Although you will most likely not be able to determine your “hair type” while you still have your permed ends weighing your hair down, you will be able to learn some interesting things about your natural hair.
Some things to notice:
· How does my hair react to water?
· How does my hair react to oils?
· How does my hair react to my current products?
· How does my hair feel (when wet, when dry, when dirty, when thirsty)?
· How quickly does my hair dry?
· How quickly does my hair tangle?
Create Your Regimen
This, to me, is the fun part. With creating a regimen comes a bit of experimentation with products, techniques and timing.
Some things to consider:
· How often will I wash/condition/moisturize?
· How often will I do treatments? (moisture/protein)
· What will I use to moisturize? (how does my hair react?)
· How often will I detangle?
· How much time do I have to devote to my healthy hair practices?
· How much effort do I want to put in to my regimen?
Stick to the Plan (or not!)
After your regimen is set and you’ve decided on your styles, your only job now is to stick to it and last until your predetermined big chop day. The longer your transition, the more time you’ll have to deal with both textures and the higher the natural hair to permed hair ratio becomes.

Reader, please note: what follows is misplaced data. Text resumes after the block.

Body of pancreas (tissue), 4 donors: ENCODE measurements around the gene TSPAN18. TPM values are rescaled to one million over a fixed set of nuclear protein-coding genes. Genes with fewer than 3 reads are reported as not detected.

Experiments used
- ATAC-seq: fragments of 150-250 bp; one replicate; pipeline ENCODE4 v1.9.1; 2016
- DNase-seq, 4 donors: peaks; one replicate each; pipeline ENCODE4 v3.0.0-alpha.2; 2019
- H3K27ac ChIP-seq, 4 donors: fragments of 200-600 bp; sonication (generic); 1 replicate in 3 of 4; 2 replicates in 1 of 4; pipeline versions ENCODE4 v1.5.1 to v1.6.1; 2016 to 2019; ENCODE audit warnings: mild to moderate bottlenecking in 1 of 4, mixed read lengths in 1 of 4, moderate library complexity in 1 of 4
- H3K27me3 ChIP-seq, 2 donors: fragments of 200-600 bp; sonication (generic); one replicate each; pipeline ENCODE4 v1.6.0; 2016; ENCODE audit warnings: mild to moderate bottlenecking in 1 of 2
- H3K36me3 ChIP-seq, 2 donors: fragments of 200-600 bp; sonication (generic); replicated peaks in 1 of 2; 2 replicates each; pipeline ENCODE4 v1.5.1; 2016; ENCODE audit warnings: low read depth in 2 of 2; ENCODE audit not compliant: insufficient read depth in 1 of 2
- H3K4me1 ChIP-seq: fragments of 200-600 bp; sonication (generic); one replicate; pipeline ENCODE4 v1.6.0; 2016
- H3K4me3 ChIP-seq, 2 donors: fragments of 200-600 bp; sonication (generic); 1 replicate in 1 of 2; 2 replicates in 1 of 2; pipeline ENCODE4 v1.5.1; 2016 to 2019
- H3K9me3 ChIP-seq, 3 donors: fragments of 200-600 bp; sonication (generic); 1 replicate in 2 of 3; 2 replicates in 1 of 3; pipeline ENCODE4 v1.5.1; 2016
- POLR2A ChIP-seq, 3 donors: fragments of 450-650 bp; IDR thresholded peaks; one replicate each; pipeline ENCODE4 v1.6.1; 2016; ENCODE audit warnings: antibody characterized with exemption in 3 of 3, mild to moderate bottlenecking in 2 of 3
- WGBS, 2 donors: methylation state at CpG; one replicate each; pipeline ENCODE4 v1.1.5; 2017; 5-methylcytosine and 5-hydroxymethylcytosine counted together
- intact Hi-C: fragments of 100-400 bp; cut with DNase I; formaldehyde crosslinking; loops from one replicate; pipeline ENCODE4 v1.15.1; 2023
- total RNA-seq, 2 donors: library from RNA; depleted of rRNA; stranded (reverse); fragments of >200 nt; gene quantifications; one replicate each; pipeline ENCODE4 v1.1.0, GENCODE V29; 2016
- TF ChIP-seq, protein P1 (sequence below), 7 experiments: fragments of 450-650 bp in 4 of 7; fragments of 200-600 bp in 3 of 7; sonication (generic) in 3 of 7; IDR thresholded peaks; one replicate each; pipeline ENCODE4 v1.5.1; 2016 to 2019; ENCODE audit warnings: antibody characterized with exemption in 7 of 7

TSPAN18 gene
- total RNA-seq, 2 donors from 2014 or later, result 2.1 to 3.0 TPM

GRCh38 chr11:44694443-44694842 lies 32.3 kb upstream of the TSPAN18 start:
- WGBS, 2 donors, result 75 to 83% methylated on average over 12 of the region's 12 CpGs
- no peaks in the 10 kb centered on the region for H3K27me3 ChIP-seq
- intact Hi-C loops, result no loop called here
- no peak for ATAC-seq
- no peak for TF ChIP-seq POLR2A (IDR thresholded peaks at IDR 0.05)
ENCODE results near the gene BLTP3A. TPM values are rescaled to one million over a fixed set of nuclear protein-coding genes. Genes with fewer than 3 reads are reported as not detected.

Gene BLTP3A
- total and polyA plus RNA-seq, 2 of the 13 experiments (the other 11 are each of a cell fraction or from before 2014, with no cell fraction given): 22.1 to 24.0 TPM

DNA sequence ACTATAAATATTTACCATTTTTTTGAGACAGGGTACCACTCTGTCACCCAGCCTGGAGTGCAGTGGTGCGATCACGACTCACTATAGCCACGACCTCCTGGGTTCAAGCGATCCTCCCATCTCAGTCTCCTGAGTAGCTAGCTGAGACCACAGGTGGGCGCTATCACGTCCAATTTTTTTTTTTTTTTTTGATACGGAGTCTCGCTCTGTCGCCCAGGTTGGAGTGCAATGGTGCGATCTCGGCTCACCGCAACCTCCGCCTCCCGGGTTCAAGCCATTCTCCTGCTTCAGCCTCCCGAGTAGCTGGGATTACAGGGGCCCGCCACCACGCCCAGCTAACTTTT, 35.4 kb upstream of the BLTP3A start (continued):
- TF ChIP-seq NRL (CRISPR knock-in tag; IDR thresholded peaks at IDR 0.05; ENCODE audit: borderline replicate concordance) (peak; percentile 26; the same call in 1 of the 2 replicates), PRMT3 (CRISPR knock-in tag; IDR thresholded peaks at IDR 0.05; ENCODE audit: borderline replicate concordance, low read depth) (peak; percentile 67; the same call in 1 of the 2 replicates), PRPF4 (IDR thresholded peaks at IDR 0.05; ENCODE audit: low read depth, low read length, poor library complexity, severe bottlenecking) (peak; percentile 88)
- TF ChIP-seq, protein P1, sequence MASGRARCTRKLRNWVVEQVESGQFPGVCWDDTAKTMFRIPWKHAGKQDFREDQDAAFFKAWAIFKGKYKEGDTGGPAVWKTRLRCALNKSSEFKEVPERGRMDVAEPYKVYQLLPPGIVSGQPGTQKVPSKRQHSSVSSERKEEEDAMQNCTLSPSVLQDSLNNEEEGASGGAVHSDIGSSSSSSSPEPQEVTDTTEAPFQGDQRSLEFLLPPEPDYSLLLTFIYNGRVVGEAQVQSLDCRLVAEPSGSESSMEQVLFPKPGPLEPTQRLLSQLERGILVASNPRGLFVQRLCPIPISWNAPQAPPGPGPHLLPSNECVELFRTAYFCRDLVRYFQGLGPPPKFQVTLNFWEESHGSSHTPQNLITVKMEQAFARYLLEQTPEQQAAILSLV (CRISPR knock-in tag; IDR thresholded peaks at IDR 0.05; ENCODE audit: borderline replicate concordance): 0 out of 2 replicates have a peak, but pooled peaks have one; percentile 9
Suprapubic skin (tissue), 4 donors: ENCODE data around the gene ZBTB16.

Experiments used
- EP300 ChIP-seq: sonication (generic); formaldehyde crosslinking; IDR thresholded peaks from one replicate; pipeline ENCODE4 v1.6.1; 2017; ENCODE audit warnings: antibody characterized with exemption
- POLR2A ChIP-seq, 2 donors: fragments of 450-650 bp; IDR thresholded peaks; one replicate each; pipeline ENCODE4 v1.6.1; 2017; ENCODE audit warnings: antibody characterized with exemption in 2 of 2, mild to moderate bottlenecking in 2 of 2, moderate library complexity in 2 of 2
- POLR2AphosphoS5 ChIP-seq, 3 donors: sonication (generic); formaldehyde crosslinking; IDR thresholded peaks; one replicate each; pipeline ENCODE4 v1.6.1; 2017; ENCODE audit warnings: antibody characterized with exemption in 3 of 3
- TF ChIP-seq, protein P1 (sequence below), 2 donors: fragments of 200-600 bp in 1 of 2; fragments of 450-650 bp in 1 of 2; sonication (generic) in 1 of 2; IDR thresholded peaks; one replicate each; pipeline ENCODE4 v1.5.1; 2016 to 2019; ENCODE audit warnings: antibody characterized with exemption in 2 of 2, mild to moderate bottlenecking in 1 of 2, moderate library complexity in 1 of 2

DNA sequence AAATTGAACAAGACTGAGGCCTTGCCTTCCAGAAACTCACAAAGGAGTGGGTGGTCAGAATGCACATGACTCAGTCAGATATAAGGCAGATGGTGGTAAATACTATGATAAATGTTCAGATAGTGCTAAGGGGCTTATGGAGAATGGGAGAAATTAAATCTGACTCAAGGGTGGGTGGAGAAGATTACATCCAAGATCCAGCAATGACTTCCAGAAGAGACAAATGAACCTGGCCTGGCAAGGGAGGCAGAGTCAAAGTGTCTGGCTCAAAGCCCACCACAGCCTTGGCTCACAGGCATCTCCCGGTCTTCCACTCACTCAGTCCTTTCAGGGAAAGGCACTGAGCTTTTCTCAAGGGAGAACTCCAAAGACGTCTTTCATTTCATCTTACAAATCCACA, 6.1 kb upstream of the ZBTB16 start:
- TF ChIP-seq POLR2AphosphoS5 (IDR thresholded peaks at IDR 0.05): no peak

This requires patience among other things. If it becomes too much for you, you can always BC early, or switch your transition mode to one where you won’t have daily manipulation/styling of your hair.
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This is key, for those days when you’re so frustrated with dealing with the two textures on your head that a buzzcut sounds like a good idea. You will want people who are going through the same thing, or have gone through it to discuss things with and share ideas, as well as get advice. Plus, you’ll want a safe place to vent about something as important/trivial as your hair.
Some places to go for support: LHCF, NaturallyCurly, Nappturality, Curly Nikki, And you can always email me!
I hope this helped any transitioners-to-be with making your decision and hopefully now making a more informed one.
Good luck on your journey!
this is a great tool to help people decide to go natural. i definitely shared this link with a friend who was convinced that she couldn't go natural because she didn't want to cut all her hair off. thanks so much!!!
Awesome post. I love this statement, "What we would normally call our “new growth” is what you will have to get used to calling simply YOUR HAIR." Well put!!!
L. Boogie says
* Phylicia * says
Thanks for this! I'm currently transitioning, at 7 months post relaxer and am not planning on the BC. So that fact that you were able to transition for 2 years is fascinating and inspiring really!
torrent downloaad says
Wow, you have an awesome post. I really like the idea. It is really worth reading.